Ray Walker had a secure career in finance until a wine-tasting vacation ignited a passion that he couldn't stifle. Ray neglected his work, spending hours poring over ancient French winemaking texts, learning the techniques and the language, and daydreaming about vineyards. After Ray experienced his first taste of wine from Burgundy, he could wait no longer. He quit his job and went to France to start a winery - with little money, a limited command of French, and virtually no winemaking experience.
Fueled by determination and joie de vivre, he immersed himself in the extraordinary history of Burgundy's vineyards and began honing his skills. Ray became a pioneer in his use of ancient techniques in modern times and founded Maison Ilan. In 2009, Ray became the first non-French winemaker to purchase grapes and produce a wine from Le Chambertin, long considered to be one of the most revered and singular vineyards in the world.
Along with his struggle to capture his wine's distinct terroir, Ray shares enthralling stories of late-night tastings, flying down the Route National on a vintage Peugeot bicycle with no brakes, and his journey to secure both the trust of his insular Burgundian neighbors and the region's most coveted grapes. Capturing the sunlight, the smell of the damp soil, and the taste of superlative wine, The Road to Burgundy is a glorious celebration of finding one's true path in life, and taking a chance - whatever the odds.
©2013 Ray Walker (P)2013 Tantor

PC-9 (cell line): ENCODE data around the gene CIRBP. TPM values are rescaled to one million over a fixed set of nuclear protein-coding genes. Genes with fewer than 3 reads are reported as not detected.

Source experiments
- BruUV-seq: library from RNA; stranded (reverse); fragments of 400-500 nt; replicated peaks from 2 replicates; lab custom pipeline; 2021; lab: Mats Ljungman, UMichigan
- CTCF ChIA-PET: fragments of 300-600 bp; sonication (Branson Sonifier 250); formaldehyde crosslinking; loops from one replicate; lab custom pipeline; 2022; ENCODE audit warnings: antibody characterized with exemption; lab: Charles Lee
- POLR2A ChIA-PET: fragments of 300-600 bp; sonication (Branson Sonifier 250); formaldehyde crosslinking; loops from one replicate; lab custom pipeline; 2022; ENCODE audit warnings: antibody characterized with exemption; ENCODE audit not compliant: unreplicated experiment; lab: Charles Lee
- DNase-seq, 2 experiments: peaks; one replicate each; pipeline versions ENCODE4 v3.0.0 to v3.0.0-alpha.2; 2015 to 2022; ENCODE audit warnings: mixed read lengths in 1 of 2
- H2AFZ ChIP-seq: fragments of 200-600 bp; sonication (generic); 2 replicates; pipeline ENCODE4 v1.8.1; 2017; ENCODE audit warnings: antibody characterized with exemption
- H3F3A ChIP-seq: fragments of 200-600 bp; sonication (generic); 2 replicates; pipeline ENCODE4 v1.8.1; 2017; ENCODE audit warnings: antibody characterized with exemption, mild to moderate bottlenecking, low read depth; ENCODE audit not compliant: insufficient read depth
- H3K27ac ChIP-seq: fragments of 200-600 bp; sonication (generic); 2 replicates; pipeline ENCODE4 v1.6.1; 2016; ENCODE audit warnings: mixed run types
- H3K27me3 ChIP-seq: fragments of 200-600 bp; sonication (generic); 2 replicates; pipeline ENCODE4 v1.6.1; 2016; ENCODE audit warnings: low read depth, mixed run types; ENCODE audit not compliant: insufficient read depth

Better than average. The story is fairly simply told and not all that subtle, but as a Burgundy aficionado I had a great deal of interest in the subject matter. An added bonus is the book's clear depiction of an inveterate impulsive optimist.
Ray's optimism and impulsivity can get a bit tiring at times. I appreciated the down-to-earth Frenchmen he had to work with, like the two courtiers who help him find his grapes.
Someone fluent in French. You'd think that would have been the first requirement for this assignment.
There were many Cinderella moments, but the scenes where he obtains the rights to the grapes are pretty powerful.
The story is so compelling, at least to a wine geek like me, that despite the atrocious French pronunciation I would still recommend the book.
Yes, I would listen to it again. The book, to me, was very moving and poignant. It is about a man that literally drops everything to pursue his dreams and succeeds.
The fortuitousness of finding the grapes and the funding to pay for them.
No, my first book from this reader. I think he did an excellent job conveying the story.
When the farmer decided to to sell Ray the grapes.
Great book for any wine lover that dreams of ever producing their own wine.
My husband definitely would. He loved it. It's pure escapism and at the same time, it is a (mostly) true story. I found it far-fetched and a little bit contrived, but it is (mostly) a true story, and the narration just detracted from the overall experience.